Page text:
Take a look at the incredible detail in the latest work from astrophotographer extraordinaire Thierry Legault. He captured images of the International Space Station transiting in front of the Sun in September 2014, and visible in the images are several of the visiting docked spacecraft (at one point in September there were 5 ships parked at the Station). Clearly visible are the ATV-5 ‘Georges Lemaitre,’ the Soyuz 39 and the Progress 56.
Keep in mind, an ISS transit lasts less than a second (.7 seconds to be exact — and is shown in real time in the video above) and capturing the event in images must be timed with ultimate precision. Legault has captured a detailed night passage of the ISS, as well. See images below.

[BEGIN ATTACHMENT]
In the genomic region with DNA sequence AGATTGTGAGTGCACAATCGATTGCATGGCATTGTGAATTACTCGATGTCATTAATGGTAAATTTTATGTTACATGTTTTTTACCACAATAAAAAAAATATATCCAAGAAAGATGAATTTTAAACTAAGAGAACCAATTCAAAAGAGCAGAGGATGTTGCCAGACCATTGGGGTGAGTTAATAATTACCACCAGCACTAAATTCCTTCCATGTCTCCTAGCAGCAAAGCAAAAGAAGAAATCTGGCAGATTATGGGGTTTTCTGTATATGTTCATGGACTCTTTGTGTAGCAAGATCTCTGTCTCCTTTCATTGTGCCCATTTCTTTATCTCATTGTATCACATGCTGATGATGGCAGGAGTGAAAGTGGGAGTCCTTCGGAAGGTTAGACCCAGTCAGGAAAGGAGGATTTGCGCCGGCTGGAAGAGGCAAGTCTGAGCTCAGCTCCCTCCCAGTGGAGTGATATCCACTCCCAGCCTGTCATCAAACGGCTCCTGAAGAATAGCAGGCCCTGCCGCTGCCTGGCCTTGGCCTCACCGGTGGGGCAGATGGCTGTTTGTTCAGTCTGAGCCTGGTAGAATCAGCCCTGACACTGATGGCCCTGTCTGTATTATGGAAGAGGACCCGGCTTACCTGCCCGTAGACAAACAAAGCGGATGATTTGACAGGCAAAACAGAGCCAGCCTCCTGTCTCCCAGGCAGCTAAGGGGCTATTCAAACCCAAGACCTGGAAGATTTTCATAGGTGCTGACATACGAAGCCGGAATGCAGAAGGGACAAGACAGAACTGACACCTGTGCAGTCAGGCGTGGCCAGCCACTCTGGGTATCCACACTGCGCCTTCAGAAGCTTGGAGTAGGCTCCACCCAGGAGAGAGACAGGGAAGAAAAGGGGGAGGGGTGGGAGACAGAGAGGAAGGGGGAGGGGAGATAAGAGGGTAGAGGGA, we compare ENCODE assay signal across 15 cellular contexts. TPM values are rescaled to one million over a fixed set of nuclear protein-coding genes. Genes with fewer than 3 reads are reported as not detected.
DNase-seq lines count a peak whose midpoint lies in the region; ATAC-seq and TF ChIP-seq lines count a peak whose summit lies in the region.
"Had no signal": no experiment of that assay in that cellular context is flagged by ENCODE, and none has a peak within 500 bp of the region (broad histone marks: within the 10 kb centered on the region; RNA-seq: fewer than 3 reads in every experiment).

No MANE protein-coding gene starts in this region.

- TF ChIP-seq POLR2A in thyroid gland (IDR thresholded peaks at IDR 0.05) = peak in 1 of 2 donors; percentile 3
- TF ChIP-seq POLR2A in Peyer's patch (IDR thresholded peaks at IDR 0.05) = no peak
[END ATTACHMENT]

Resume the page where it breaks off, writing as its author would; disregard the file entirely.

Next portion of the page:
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Legault used his Celestron C14 EdgeHD to capture these images, and for the solar transit of ISS, he used both both H-alpha and white light filters.
In a previous Universe Today article, Legault explained how he studies maps, and will travel thousands of kilometers to be in the right place to capture such a transit. He uses a radio synchronized watch to know very accurately when the transit event will happen.
His camera has a continuous shuttering for 4 seconds, and he begins the imaging sequence 2 seconds before the calculated time.
“For transits I have to calculate the place, and considering the width of the visibility path is usually between 5-10 kilometers, but I have to be close to the center of this path,” Legault explained, “because if I am at the edge, it is just like a solar eclipse where the transit is shorter and shorter. And the edge of visibility line of the transit lasts very short. So the precision of where I have to be is within one kilometer.”
See more images and information at Thierry’s website, and we thank him for sharing his work with Universe Today.